Roughly 80% of marine species (more than 90,000 currently described species of vertebrates, invertebrates & algae) have a biphasic life cycle in which they produce planktonic propagules. These larvae often have an obligate period during which they are incapable of metamorphosing into the adult body form, and for many species, the potential for dispersal in the ocean currents is far greater during this planktonic larval stage than during the benthic adult stage. I am broadly interested in the causes and consequences of larval dispersal, the cues which larvae use to assess the suitability of a site for settlement, and the variable ability of many species to delay metamorphosis from the juvenile to the adult body form.
One of the most powerful tools introduced to Marine Biology over the past few decades has been the widespread acceptance of molecular approaches to answering long-standing questions. However, I view these approaches as a tool to answer interesting questions, rather than a pursuit in-and-of themselves. I consider myself to be an ecologist who applies molecular techniques rather than a molecular biologist per se, and the question has to come first. These tools allow us to answer a diverse set of questions regarding such important issues as species identity and mapping of life-history characters, patterns and magnitude of larval dispersal, connectivity issues for the design of Marine Protected Areas, and origins of invasive species. My dissertation was a survey of year-to-year variation in population dynamics and genetic patterns of the porcelain shore crab, Petrolisthes cinctipes. This study has greatly changed my understanding of how oceanographic forces impact gene flow in marine species with pelagic larvae, and much of my lab currently focuses on similar types of questions.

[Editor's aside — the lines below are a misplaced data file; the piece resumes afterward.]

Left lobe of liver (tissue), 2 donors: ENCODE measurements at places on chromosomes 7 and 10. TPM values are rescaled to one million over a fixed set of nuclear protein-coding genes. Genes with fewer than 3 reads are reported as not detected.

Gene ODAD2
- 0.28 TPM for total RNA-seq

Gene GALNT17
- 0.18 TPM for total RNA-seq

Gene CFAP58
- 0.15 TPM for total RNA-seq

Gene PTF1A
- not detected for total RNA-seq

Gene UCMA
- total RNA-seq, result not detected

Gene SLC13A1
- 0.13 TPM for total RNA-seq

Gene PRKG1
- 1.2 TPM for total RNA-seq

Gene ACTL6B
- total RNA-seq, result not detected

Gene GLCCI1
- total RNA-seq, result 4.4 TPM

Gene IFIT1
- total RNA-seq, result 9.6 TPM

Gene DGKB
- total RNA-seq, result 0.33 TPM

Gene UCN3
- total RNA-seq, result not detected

I am interested in aquarium science and the culture of marine ornamental species at a variety of levels. First of all, I have always been interested in the husbandry of marine ornamental species. But beyond that, I believe that it is both an important and rewarding pursuit to introduce primary research into the aquarium industry and vice-versa. Therefore, I write for a number of different hobby magazines on a regular basis, and I try to have at least one aquarium science research project underway in my lab at any given time.
Hawaii Institute of Marine Biology
SOEST, University of Hawaii
PO Box 1346
Kaneohe, HI 96744